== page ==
Hearts, Minds, and Dollars
In an Unseen Front in the War on Terrorism, America is Spending Millions...To Change the Very Face of Islam
The grants, technically, aren't secret, but they are, as one official put it, "done in a subtle manner." Open ties to U.S. funds could spell the end of programs in volatile regions and even endanger those who work in them. Indeed, security is such a factor for USAID workers that the agency now relies largely on local hires. In Pakistan, where the agency once fielded hundreds of employees, it now has only two dozen.
Even when USAID does want to take credit, anti-American sentiment can make it tough. During a mission to Cairo by a State Department panel on public diplomacy, visitors were repeatedly told how grateful Egyptians were to the Japanese for building their opera house. Yet they seemed wholly unaware that Egypt is the second-largest recipient of U.S. aid--nearly $2 billion a year--and that Americans have funded Cairo's systems for clean water, sewage, and electricity. U.S. funds also saved from water damage that nation's oldest mosque, built in A.D. 642, yet Egyptian officials were reluctant to put USAID's red, white, and blue sign outside the building. Frustrated, top agency officials decided to create their own public diplomacy corps and will soon have information specialists attached to all USAID missions.
For those worried about future generations of jihadists, what to do about madrasahs--traditional Islamic schools--is a major concern. The 9/11 commission, in its final report last year, branded the worst of them "incubators for violent extremism." A World Bank study puts the number of madrasah students in Pakistan alone at nearly 500,000. To attack the problem, U.S. officials are employing a variety of tactics. Perhaps the most surprising program is in Uganda, which hosts a large Muslim minority. Last year, the embassy announced it was funding construction of three Islamic elementary schools. "We're in the madrasah business," quipped one terrorism analyst. In the nearby Horn of Africa, the U.S. military is running a model program aimed at winning hearts and minds by, among other things, directly competing with the madrasahs. Military officers gather intelligence on where militants plan to start religious schools, Marine Maj. Gen. Samuel Helland told U.S. News ; they then target those areas by building up new public schools and the local infrastructure.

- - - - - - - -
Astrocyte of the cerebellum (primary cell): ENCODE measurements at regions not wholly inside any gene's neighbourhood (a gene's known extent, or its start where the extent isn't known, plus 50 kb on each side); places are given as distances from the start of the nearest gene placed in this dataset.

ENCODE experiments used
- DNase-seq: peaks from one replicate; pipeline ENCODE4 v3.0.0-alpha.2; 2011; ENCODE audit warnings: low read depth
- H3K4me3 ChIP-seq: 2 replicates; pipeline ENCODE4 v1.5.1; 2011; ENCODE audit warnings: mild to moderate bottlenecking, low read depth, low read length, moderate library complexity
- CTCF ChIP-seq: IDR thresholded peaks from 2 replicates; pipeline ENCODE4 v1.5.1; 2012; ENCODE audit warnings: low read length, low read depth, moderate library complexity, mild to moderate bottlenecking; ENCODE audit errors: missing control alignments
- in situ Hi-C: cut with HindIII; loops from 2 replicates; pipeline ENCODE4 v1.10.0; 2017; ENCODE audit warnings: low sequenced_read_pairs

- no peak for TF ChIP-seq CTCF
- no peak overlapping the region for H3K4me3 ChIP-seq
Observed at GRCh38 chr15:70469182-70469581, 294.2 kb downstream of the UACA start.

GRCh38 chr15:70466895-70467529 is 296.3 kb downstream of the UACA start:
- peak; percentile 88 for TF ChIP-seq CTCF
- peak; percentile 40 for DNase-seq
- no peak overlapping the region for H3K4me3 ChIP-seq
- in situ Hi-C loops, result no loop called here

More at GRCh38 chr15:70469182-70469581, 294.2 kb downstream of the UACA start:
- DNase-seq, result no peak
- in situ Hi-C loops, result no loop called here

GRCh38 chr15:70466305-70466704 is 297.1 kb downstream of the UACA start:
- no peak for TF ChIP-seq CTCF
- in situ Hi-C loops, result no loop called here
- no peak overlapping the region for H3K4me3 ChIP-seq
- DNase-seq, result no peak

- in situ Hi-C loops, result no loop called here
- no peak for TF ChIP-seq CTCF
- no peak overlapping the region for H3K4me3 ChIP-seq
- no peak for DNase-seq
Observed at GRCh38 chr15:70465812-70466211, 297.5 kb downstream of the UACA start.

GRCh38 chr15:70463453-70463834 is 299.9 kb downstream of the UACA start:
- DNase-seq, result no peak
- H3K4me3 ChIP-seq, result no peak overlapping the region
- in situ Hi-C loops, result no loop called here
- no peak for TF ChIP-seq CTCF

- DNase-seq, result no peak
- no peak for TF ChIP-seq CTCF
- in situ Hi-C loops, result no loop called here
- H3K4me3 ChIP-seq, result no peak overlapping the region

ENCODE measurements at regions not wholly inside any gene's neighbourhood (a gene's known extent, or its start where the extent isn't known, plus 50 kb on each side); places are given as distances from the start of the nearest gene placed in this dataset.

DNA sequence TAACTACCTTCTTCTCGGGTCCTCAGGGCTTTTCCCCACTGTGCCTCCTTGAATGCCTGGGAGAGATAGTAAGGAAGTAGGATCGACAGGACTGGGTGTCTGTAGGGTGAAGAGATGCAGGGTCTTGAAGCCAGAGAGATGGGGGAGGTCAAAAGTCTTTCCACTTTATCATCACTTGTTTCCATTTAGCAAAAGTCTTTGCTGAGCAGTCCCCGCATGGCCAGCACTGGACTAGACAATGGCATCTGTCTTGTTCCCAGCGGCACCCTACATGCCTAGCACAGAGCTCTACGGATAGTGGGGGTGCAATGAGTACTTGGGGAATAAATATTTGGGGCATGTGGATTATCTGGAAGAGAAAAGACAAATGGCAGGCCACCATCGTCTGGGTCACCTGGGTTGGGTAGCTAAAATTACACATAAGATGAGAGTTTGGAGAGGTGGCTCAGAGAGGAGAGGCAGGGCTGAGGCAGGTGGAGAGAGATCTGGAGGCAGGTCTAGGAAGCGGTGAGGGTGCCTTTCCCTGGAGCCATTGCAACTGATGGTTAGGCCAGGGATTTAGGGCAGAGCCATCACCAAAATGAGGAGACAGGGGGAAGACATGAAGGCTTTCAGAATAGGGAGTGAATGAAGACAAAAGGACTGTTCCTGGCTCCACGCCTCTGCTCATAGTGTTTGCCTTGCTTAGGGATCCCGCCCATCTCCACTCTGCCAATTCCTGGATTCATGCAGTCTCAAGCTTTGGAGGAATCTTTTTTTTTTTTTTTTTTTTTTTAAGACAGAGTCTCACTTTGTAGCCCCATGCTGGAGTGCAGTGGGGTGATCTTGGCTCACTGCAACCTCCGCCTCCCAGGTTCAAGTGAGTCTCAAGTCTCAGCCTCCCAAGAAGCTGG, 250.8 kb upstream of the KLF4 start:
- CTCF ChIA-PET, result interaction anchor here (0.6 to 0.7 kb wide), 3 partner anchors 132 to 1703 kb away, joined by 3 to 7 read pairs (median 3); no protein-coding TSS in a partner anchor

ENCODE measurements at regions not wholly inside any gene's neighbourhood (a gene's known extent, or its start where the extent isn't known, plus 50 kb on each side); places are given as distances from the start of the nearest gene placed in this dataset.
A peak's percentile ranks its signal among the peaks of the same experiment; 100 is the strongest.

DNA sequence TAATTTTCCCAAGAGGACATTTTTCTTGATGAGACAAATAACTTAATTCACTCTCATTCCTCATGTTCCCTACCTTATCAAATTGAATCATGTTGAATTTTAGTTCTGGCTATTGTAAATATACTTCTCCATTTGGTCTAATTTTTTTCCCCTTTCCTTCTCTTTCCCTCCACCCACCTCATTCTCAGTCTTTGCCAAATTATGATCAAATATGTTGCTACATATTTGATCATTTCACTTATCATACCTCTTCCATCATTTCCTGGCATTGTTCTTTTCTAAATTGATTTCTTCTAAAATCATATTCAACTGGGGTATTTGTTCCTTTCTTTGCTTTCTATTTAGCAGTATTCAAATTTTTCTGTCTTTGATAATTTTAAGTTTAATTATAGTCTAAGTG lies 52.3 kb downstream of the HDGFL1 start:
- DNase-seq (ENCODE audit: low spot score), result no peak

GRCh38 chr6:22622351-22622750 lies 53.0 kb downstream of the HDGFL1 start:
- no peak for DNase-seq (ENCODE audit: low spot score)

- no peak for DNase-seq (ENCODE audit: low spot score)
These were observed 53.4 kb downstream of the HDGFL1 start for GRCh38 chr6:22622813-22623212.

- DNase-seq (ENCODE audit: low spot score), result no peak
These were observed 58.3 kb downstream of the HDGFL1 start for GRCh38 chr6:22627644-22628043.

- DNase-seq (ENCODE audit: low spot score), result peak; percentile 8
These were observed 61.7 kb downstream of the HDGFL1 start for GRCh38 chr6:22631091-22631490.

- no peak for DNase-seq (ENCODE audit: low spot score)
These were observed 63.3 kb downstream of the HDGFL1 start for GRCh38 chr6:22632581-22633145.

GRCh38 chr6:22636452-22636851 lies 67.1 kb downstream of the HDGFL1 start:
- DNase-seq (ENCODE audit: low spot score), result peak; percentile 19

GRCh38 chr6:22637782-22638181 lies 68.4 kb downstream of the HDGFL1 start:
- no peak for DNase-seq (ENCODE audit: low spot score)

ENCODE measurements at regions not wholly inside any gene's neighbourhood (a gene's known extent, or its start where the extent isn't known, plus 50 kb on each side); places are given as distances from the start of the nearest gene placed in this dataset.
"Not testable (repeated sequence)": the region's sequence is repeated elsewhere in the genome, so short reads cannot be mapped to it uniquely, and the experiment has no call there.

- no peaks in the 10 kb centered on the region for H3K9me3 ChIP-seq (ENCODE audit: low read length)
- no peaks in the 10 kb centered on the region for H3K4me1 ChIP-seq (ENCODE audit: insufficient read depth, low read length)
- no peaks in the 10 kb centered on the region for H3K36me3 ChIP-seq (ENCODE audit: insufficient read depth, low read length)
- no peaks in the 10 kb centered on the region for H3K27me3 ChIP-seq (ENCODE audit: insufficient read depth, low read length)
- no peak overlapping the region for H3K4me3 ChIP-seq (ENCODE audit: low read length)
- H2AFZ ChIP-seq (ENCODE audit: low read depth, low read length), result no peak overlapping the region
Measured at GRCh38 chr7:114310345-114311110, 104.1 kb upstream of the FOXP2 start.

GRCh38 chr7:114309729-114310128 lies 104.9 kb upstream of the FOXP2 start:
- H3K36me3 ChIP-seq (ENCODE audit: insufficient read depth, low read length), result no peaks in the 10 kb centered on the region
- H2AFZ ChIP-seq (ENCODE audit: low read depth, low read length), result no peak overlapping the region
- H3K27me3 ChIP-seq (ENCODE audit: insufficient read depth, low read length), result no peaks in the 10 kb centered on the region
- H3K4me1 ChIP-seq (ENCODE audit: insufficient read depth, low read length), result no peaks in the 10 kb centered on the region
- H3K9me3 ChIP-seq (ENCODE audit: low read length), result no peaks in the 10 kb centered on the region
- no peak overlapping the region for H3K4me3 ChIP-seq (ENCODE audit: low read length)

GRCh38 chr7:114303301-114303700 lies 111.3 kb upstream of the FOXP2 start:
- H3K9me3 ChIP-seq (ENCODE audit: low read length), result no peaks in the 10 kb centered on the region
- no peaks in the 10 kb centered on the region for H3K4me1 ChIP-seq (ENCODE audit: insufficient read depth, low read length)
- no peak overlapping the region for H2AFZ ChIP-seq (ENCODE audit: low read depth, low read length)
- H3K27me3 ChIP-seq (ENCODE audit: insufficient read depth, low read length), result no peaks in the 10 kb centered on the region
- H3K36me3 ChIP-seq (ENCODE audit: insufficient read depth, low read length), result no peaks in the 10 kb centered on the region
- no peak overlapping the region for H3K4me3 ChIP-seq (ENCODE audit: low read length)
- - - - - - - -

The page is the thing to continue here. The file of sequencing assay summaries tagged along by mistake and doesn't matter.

Sisyphus. Elsewhere, U.S. officials are working quietly through third parties to train madrasah teachers to add math, science, civics, and health to their curriculum. The most ambitious program is in Pakistan, where sensitivities run so high that allegations of U.S. funding are enough to prompt parents to pull their children from schools, USAID staffers say. The agency is working through private foundations and the Pakistan Ministry of Education on what officials call a "model madrasah" program that may eventually include over a thousand schools. Drawing the line on engagement, though, can be tough. In January, the U.S. Embassy there ordered an abrupt end to a $1 million contract to supply Internet access to scores of madrasahs and other schools in Pakistan's most restive provinces. The reason: an arrest of a militant mistakenly thought to be tied to one of the schools.